This is an insane story coming from some of the most vulnerable people in Seattle. A homeless woman was hit with a $21,634 bill from a local tow truck company. The woman is homeless and lived in her car. It was the only item she owned. So when that car was stolen, police found it the next day and it was towed. That is when the year long saga begins.
Via Seattle Times
Ogle went down to the tow yard and tried to get the car. No dice unless she paid $427, which she says she could not do. The tow yard, run by Dick’s Towing, refused to give it back to her — though they knew it had been stolen, and she told them she was homeless.
At this point, nobody had really done anything wrong.
But then Ogle filed a request for King County District Court to review the tow. This is a standard thing, and the form was provided to her by Dick’s. But pre-typed on it was the name and address of Dick’s sister company, Lincoln Towing of Seattle. The companies have the same president and general manager and are both owned by Road One West.
This triggered the court notifying Lincoln Towing of the hearing (it was their form, after all). Ogle says she also called both tow companies, pleading with them to hold onto her car until the hearing.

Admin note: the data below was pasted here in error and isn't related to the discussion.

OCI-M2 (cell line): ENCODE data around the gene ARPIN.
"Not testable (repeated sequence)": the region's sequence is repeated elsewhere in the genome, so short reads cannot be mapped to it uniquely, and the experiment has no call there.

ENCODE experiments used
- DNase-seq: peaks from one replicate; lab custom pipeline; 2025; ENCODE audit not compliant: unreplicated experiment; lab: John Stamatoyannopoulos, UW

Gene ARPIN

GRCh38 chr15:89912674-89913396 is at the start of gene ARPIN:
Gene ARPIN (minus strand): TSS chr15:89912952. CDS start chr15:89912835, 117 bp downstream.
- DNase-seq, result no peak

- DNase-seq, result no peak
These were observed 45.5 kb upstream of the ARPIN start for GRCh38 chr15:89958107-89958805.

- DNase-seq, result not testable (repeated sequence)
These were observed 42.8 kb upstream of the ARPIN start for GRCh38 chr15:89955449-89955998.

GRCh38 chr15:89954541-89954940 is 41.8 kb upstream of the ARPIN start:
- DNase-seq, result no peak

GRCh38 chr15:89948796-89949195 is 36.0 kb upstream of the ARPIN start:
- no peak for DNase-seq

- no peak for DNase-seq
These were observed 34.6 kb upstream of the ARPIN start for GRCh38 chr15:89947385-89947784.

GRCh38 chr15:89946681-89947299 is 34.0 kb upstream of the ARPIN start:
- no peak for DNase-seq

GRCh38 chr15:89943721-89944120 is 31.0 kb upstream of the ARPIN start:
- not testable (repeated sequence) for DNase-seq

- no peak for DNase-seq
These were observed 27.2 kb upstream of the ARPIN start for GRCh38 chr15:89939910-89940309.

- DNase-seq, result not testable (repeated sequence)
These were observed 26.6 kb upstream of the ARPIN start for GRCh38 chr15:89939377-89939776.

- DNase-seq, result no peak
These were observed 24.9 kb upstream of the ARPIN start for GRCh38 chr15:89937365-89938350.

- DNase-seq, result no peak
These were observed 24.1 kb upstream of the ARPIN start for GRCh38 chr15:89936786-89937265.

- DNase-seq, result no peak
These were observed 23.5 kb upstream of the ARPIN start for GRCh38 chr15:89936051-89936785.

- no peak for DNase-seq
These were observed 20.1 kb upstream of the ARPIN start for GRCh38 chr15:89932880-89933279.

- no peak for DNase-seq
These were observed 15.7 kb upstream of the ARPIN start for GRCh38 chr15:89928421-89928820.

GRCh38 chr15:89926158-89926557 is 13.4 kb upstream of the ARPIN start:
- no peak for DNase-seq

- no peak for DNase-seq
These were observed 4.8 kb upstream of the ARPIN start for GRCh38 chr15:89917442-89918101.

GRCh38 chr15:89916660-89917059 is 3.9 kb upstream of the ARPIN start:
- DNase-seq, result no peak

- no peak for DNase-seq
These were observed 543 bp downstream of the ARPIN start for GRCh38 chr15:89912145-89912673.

But the tow company claimed later they hadn’t been properly notified, and so didn’t show. Ogle represented herself. The judge, learning the basic facts of the story, concluded what any common-sense person would: The old car’s everything to her, and she is blameless. So just give it back.
“The vehicle was stolen,” Judge Ketu Shah wrote on his order. “Vehicle must be returned to registered owner.”
Well that’s where it gets infuriating. It turns out the towing company had already sold off Ogle’s car — for a measly $175.
“So I win a court order on my own, but I still lose,” Ogle recalls thinking at the time. “I almost gave up right there. I might have, if they had ever just called and said they were sorry or something.”
Instead, Ogle found the Northwest Consumer Law Center, a tiny two-lawyer shop formed in Seattle recently to help the poor with consumer problems. An attorney there, Eggers, sent Lincoln a letter citing the judge’s order and asking for damages. Lincoln responded that it had bought the car back and Ogle could have it — but only if she first released any claims against the companies.
“So basically they were using the car as leverage to get out of any liability,” Eggers said. “The car is Amanda’s home, and it was the middle of winter. But to them it’s a bargaining chip.”
Lincoln then played tow-company hardball. The company started gouging her $75 per day to store the car. That’s $2,300 per month — enough to rent the 27-year-old car its own apartment with granite countertops in a downtown high-rise. By Monday, the bill, with tax, had reached $21,634.
“Additional fees may apply,” it says helpfully at the bottom.